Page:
I recognized my own lonely experiences in The Shame of Losing. Cannon discusses how many of her friends kept a distance after the accident, or simply lost interest. She reflects on the old Matt, and how the “cute OT girls” would never “know my husband was once a helicopter pilot and that we used to call him a human compass.” One of the hardest parts of traumatic brain injury is letting go of our old lives and the person from “before.” Cannon wonders, and so do I, how do we mourn someone who is still here? A spritely, handy husband morphs into a loner with “brain drain.” As one year goes by, “Matt has fooled everyone that he’s okay.” But the healing of traumatic brain injury is a lifelong process. In a therapy session, Matt discloses that he doesn’t know how to feel love. In a metaphor that swims throughout the book like the word “sideways,” he describes that he’s in the desert. He’s so thirsty, and he knows there’s water somewhere, but he can’t drink it.
A major strength of this memoir is Cannon’s passionate release of her voice, her shame. She speaks to us like we are confidantes over the phone late at night. We get to hear about the tedious woes of Workers Compensation, piles of paperwork, and pinching pennies. We nod our heads as Cannon complains about the easiness of other people’s problems and her jealousy of them. We listen as she screams in the hospital: “Get me the eff out of here!” In The Shame of Losing, we see a woman who is not a perfect mother, not a perfect wife. The family unravels even as they try to move on, going on vacations, watching their kids in school talent shows.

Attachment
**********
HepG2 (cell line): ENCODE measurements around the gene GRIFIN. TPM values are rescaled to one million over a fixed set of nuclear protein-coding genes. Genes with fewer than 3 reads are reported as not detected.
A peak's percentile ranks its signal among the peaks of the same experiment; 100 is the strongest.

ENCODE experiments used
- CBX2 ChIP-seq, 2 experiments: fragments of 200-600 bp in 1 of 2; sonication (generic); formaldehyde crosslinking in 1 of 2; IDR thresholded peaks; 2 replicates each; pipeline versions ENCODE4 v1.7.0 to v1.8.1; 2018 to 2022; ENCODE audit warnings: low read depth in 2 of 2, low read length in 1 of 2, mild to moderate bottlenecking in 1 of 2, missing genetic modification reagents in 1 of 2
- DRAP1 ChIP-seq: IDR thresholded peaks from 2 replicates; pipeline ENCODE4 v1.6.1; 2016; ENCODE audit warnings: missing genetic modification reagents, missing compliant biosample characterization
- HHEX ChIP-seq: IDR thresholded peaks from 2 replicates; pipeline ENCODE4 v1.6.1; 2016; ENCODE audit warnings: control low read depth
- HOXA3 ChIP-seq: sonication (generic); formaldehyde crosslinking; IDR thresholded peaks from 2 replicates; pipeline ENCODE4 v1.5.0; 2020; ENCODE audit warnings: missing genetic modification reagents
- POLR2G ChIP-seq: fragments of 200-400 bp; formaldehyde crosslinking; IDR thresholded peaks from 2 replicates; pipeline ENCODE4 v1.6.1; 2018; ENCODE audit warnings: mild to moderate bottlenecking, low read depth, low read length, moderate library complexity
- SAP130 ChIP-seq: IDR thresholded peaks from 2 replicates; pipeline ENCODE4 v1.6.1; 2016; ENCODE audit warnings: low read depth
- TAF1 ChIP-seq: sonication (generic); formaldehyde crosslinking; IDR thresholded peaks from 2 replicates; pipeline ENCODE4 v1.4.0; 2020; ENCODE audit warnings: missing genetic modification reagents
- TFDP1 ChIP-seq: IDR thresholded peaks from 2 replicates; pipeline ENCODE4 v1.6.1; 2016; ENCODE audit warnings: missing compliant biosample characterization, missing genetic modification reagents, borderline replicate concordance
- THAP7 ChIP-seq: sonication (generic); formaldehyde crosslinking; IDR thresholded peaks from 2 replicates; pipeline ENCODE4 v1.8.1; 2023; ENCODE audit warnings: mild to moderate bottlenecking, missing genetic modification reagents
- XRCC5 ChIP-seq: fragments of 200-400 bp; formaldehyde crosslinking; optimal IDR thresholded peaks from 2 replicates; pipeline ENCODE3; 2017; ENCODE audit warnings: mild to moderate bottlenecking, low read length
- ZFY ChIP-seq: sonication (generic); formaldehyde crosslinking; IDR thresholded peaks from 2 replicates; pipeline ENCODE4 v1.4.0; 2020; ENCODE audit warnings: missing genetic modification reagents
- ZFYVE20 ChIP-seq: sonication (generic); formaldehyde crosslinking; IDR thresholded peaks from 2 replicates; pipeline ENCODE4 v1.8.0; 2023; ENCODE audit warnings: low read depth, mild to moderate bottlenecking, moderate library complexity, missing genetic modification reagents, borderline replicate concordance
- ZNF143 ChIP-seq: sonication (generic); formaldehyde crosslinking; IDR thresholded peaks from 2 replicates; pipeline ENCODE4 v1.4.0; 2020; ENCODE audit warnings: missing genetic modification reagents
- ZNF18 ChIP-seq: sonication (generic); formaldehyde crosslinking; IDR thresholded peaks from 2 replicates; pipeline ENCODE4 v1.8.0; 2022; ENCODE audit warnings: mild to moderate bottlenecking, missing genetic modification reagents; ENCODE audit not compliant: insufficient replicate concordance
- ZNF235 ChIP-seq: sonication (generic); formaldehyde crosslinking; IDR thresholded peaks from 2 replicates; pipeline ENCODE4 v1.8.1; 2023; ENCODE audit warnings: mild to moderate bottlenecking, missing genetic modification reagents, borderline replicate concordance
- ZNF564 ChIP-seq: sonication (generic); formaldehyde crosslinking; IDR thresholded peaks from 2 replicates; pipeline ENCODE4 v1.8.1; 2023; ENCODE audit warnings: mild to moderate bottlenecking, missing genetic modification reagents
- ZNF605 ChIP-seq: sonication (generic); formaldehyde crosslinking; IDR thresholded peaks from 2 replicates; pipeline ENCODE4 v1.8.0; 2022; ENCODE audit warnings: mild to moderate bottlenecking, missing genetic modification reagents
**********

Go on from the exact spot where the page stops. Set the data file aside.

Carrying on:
In my favorite moments, Cannon describes small, insignificant memories of solitude. She bites off a corner of one of Matt’s Oxy pills, and drives around aimlessly, listening to Frank Ocean. She goes to the grocery store after the kids go to sleep and lovingly picks out a tub of sour cream. She drives to the hospital, just one more time, trying to reclaim a ghost.
Seemingly stitched together with journal pages, The Shame of Losing disclosed so much, yet many details were kept. This is only the tip of an iceberg of Sarah Cannon’s truth. I hope that with books like The Shame of Losing, the public will become more familiar with the impact and realities that traumatic brain injury has on families. Sarah Cannon is not a celebrity or a famous author. This is her first book. Through the genre of nonfiction, the stories of regular people gain power.
Back in the conference room with my mother, I get up to leave, throwing away our paper plates, meeting up again with my dad. We leave out the back door of the hospital, back to a world that can never nod its head and understand. I leave you with Cannon’s advice: “The best thing a supporter can do is understand the strangling effect the culture’s insistence on “getting over it” can have on mental health. It’s OK to be sad, and grief is ongoing. Have faith in your truth. Accept that there are no real answers. Healing can happen, if you want it.”
Bio: Delia Rainey is a musician and writer from the Midwest. She currently studies nonfiction in the MFA program at Columbia College Chicago. Her prose and poems have been featured in Hooligan Magazine, DIAGRAM, Peach Mag, and many others. Ghost City Press released her mini chapbook Private Again in August 2018. She tweets often: @hellodeliaaaaa.